Mind you, it’s just the coating which is ceramic with those rotors, because otherwise they would not be so light. And if a rotor does not pick up the heat as good as others because of ceramic lower heat conductivity this is actually a bad thing. Because the heat (= converted kinetic energy) has to go somewhere. Better it goes into the rotor than into the caliper, don’t you agree?

  6. @STS…but they will dissipate air at different rates into the atmosphere. Take a look at this info on heat in pans.

    Steel is locally hot over the burner, and far cooler out to the edges. As you move into the better conductors (aluminum, copper), the heat is more even throughout and the temperature of the hot spots drops. With aluminum you have more cooling area because the heat gets spread more evenly through the rotor, so you would have more surface area effectively interacting with the air and greater cooling. As well, you could argue that more heat is getting conducted into your hub and rotor bolts. Not sure if that is a good or bad thing.

    Not sure how the ceramic coating would impact the heat flowing into the rotor though. You’re right that the whole point might be moot if all the heat just heads back into the brake caliper.

  7. @Dirk. Thanks! “but they will dissipate air at different rates into the atmosphere. Take a look at this info on heat in pans.” No, not exactly. The transfer rate of heat from the surface into the air is the same. BUT, the heat conductivity in the material is considerably better (=faster) with aluminum. With a rotor though the whole area which comes into touch with the pads has the same temperature no matter how good the material of the rotor conducts heat because the rotors are turning. Where heat conductivity matters is for the temperature and heat dissipation abilities of the rest of the rotor, the spider. That area will get warmer more quickly with an aluminum rotor. That’s why Shimano’s Freeza rotors have those cooling surfaces made from aluminum extending into an inner layer sandwiched between the braking surface made from stainless steel.
    If you ride down a slope with constant radius and you keep your speed the same by dragging the brakes the amount of heat (energy) created per time is constant. The amount of heat being dissipated (=radiated and conducted) into the surrounding air though increases vastly with the temperature difference between the rotor and the surrounding air. Which is a good thing. Real world testing shows though that the point of equlibrum where the amount of created heat equals the amount of dissipated heat lies at temperatures so high that aluminium simply isn’t able to sustain it. That is of course due to the limited space (surface area) any reasonably sized rotor of a bicycle (or motorcycle) disk brake can have.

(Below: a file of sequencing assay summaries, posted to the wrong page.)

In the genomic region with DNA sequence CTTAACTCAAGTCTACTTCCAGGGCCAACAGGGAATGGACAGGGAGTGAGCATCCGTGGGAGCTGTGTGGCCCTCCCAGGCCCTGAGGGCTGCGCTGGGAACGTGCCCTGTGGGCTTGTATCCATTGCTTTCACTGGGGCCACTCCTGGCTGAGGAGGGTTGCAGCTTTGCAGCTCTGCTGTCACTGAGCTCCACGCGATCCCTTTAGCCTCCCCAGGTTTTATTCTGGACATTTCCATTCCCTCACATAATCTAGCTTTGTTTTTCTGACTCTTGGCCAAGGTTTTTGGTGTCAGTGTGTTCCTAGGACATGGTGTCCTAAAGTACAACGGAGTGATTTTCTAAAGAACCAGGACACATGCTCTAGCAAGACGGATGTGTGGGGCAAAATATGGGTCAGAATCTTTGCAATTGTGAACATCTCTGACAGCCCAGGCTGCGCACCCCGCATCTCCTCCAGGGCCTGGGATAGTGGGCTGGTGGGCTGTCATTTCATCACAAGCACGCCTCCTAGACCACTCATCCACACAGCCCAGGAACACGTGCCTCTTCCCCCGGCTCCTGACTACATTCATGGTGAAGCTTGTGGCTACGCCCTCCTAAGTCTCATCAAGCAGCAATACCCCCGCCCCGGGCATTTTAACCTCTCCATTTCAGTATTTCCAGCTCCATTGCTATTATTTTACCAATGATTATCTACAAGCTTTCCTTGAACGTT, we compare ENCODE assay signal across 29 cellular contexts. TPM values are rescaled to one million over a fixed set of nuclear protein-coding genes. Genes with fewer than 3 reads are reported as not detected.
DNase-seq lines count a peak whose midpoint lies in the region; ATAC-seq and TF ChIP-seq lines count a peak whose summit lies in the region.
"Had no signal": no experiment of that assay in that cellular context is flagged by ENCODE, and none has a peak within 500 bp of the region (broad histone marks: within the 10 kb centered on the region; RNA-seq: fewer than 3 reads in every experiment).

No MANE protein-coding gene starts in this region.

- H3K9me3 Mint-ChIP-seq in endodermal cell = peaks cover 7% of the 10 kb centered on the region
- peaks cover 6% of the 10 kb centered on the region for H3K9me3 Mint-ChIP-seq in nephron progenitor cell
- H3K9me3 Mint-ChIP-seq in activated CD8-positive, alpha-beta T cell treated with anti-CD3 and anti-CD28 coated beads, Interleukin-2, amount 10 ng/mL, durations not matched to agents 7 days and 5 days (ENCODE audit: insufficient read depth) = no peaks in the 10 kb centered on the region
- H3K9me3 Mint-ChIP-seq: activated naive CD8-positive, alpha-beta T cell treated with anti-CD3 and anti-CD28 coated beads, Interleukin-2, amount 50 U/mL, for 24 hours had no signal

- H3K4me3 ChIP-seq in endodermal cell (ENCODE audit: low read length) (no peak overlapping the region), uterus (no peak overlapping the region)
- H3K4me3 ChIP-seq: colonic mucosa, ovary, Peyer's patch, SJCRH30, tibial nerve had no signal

If you want to have rotors made from aluminum being able to dissipate the heat properly without being damaged they have to be of much bigger diameter than rotors made of steel in order to provide the necessary surface area. Which would negate any weight savings you’re looking for when choosing aluminum for the rotors.

    The ceramic coating lowers the heat conductivity considerably. So it might protect the aluminum rotor from getting too hot if you brake only for short times. But as the amount of energy converted into heat doesn’t change, that amount of heat has to go somewhere. Those rotors will certainly rise the temperature at the brake pad. Which is a very bad thing and something that as a brake designer you want to avoid since it increases fading.

  8. @STS, don’t forget that ceramics tend to have higher specific heat capacities than metals. While we don’t know exactly what ceramic is on these rotors, we can say the ceramic coating will allow absorb more energy for a given rise in temperature. Whether that translates to better heat management under heavy braking for these rotors is of course yet to be seen by the public.

  9. We certainly appreciate everyone’s comments, concerns, criticism and defense of our efforts with the new ceramic aluminum disc brake rotors.

    First and most important is that these rotors are NOT coated. We select a specific aluminum for our application (thousands of different aluminums available) and blend silicone carbide particulate evenly throughout. It is rolled and flattened before being cut, blasted, anodized and etched.

    This is not your father’s metal matrix! For more info visit our website: http://www.wrensports.com
    or write me, kevin.wren@wrensportsllc.com